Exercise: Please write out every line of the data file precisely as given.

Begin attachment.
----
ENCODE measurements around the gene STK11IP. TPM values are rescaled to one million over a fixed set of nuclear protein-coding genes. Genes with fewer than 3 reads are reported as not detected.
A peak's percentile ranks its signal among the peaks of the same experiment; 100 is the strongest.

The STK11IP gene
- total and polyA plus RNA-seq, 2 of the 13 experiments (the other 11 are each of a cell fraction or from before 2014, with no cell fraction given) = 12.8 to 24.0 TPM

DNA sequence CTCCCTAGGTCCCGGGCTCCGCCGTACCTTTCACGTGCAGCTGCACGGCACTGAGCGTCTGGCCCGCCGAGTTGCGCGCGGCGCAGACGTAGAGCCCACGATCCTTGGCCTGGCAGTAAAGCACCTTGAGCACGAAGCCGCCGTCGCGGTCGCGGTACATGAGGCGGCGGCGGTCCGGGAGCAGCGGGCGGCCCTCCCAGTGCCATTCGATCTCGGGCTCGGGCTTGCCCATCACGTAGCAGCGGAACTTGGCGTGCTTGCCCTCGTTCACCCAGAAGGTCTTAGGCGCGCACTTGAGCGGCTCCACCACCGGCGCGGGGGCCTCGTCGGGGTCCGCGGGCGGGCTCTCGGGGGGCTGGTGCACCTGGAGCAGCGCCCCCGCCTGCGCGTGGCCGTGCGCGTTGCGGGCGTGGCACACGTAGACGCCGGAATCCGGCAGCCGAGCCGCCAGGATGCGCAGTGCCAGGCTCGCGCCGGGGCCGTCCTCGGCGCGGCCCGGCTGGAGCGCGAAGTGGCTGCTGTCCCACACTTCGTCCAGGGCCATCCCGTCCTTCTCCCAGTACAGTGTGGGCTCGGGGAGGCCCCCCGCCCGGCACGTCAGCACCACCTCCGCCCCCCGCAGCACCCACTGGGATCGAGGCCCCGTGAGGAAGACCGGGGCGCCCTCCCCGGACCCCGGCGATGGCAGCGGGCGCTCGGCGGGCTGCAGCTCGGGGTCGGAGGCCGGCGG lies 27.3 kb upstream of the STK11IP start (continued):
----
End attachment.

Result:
ENCODE measurements around the gene STK11IP. TPM values are rescaled to one million over a fixed set of nuclear protein-coding genes. Genes with fewer than 3 reads are reported as not detected.
A peak's percentile ranks its signal among the peaks of the same experiment; 100 is the strongest.

The STK11IP gene
- total and polyA plus RNA-seq, 2 of the 13 experiments (the other 11 are each of a cell fraction or from before 2014, with no cell fraction given) = 12.8 to 24.0 TPM

DNA sequence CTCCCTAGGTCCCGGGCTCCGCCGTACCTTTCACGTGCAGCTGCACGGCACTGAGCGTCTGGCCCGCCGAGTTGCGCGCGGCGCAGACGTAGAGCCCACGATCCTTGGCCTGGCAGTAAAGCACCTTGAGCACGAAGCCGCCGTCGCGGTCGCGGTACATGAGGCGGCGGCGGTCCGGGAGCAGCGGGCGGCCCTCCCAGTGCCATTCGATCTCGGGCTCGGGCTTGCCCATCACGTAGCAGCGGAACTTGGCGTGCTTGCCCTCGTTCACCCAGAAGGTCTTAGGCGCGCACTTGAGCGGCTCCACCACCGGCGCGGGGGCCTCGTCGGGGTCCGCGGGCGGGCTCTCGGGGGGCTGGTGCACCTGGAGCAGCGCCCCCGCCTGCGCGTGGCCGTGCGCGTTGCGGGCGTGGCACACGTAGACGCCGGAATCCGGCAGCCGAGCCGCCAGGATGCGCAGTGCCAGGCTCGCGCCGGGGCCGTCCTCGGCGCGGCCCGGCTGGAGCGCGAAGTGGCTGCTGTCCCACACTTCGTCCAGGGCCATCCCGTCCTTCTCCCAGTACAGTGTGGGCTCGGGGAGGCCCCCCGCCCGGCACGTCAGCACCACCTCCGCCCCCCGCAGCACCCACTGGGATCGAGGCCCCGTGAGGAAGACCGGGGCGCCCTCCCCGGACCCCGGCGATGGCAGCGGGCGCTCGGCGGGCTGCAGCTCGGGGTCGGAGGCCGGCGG lies 27.3 kb upstream of the STK11IP start (continued):